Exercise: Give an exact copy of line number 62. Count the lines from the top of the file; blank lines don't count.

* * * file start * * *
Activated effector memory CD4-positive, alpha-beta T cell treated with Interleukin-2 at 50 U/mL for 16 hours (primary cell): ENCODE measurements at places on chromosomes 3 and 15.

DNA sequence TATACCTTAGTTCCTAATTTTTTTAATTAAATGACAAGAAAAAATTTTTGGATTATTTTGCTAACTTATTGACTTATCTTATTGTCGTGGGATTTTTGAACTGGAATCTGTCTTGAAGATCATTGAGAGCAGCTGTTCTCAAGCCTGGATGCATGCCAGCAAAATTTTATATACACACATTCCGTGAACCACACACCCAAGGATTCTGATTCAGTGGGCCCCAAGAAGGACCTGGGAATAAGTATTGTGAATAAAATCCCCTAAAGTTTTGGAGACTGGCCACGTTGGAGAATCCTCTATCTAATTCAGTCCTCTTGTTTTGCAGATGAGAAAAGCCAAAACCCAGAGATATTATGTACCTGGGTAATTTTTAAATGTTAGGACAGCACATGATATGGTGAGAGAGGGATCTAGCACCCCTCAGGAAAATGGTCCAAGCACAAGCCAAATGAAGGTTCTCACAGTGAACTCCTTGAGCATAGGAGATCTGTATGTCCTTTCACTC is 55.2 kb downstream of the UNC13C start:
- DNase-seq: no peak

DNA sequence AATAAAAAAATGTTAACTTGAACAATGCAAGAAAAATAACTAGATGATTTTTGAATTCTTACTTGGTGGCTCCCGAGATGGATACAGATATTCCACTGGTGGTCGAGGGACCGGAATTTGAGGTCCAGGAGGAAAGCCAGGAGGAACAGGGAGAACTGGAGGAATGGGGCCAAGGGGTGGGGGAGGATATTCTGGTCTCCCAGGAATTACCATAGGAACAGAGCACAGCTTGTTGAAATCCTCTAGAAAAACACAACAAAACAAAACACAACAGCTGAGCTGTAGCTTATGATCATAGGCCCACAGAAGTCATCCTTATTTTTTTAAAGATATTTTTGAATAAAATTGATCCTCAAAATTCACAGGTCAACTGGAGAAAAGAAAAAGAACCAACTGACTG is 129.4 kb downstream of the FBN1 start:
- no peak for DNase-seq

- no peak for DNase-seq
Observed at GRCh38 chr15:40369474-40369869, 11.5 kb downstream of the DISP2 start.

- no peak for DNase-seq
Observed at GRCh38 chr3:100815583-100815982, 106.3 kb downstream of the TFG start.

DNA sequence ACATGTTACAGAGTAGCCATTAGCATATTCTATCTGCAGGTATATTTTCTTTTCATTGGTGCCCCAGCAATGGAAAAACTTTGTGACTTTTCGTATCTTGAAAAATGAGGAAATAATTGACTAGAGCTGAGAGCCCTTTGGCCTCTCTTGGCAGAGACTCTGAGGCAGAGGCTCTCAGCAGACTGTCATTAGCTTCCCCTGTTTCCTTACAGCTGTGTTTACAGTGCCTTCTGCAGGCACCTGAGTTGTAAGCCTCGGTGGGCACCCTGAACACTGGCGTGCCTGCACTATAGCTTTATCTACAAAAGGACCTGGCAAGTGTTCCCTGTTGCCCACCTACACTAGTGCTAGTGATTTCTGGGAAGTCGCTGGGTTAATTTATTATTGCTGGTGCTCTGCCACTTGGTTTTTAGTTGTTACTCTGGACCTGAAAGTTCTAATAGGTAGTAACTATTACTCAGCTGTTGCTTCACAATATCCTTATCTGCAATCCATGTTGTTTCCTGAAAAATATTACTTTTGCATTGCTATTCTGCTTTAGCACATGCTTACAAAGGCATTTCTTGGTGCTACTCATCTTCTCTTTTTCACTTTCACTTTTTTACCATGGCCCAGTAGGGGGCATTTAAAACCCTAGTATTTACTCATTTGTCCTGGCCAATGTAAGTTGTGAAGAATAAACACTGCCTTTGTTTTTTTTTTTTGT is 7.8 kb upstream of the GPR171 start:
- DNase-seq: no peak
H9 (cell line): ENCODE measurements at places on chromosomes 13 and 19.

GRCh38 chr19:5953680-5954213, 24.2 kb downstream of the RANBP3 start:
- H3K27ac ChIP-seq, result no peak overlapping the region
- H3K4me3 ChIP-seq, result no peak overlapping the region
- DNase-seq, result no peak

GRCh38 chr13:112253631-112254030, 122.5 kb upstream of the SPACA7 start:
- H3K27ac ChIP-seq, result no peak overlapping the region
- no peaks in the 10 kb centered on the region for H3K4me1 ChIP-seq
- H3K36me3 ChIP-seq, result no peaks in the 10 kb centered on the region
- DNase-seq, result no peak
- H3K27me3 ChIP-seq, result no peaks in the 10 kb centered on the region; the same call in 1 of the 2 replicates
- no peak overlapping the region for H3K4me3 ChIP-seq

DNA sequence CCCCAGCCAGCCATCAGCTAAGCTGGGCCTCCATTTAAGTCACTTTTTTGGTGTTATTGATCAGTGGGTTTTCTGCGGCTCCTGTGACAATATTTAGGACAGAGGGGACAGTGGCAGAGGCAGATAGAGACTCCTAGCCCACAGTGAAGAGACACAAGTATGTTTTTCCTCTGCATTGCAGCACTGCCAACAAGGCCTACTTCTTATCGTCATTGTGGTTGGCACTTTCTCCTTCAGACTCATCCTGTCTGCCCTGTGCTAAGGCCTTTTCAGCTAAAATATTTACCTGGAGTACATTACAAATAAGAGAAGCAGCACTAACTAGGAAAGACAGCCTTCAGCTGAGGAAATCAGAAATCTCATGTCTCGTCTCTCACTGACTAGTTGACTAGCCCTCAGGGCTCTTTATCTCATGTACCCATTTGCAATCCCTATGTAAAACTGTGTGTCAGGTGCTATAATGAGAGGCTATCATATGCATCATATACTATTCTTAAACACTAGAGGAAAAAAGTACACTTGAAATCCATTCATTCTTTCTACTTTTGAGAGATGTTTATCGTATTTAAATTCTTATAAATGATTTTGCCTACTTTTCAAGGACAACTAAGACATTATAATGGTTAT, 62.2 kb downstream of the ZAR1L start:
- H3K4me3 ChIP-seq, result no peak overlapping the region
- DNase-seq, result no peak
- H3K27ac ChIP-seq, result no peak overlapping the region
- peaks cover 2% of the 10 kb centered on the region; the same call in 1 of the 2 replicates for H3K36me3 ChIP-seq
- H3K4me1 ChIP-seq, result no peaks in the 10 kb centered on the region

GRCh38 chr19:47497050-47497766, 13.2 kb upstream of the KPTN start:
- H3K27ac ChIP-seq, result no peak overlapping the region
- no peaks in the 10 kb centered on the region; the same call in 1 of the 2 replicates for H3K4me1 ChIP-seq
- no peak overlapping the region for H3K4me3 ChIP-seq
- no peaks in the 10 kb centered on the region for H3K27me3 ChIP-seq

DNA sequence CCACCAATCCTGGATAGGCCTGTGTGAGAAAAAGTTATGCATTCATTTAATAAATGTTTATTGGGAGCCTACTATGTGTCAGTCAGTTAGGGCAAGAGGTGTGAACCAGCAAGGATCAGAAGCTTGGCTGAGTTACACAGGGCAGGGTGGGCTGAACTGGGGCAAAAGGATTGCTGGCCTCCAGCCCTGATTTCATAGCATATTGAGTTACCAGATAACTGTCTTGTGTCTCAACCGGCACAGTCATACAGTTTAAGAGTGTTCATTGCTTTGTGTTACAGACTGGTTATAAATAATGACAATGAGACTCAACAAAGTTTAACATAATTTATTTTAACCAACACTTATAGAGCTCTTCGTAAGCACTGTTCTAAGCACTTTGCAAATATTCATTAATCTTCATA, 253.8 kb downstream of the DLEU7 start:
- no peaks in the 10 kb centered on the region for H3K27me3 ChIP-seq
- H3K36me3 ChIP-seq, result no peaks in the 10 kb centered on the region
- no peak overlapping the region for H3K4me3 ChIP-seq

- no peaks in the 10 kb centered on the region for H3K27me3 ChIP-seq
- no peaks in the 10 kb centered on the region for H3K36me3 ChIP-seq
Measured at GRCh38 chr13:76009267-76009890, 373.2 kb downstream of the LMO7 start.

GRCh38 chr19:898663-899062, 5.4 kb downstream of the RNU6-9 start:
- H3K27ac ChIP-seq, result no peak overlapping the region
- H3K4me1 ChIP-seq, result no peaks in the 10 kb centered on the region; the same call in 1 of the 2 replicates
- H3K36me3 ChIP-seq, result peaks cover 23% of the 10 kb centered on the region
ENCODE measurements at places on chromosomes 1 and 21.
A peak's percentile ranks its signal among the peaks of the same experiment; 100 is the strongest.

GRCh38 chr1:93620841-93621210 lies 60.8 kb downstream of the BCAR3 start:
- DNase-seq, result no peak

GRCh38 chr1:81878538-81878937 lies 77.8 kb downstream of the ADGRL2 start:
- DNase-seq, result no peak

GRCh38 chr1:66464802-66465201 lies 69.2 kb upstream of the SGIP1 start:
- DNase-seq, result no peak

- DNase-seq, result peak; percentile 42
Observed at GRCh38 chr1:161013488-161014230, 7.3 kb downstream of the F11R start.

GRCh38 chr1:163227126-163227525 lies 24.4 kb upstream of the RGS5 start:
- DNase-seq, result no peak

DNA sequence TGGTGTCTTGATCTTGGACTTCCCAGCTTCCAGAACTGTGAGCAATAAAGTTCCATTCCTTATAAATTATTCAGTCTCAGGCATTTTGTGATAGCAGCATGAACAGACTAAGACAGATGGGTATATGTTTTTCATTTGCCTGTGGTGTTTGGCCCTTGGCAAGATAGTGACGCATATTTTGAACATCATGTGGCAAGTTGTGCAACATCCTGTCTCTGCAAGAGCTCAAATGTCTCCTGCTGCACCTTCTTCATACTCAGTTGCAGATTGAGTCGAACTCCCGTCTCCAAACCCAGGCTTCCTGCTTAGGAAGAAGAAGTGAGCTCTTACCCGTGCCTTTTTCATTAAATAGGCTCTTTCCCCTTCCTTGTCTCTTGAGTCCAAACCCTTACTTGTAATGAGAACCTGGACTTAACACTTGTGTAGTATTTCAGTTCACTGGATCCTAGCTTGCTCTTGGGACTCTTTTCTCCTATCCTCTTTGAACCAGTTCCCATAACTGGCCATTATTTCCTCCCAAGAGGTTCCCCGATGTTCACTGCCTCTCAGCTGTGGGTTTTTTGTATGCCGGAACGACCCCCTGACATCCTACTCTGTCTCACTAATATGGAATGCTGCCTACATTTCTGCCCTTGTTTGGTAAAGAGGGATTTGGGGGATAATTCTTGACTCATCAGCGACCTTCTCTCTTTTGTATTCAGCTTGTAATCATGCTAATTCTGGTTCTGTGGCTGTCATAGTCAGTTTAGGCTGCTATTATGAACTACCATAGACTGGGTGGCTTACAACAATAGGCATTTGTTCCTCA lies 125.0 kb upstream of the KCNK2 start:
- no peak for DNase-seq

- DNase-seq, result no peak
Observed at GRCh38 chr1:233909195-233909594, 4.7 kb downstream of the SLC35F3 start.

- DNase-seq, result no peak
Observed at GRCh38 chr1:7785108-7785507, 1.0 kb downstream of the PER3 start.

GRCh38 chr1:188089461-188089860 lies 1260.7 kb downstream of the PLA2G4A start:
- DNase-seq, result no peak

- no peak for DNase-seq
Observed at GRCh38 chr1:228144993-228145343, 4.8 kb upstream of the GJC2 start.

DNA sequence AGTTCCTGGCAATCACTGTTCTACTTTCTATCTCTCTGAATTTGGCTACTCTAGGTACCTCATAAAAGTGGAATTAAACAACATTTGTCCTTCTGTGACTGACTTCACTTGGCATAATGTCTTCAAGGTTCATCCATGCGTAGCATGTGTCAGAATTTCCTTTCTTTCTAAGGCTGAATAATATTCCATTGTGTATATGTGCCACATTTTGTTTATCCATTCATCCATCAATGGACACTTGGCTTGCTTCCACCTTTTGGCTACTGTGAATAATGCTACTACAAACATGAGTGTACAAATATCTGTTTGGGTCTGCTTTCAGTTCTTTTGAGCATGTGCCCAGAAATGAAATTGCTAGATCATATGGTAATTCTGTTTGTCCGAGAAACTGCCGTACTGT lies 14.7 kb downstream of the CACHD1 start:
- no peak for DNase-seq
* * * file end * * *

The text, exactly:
- DNase-seq, result no peak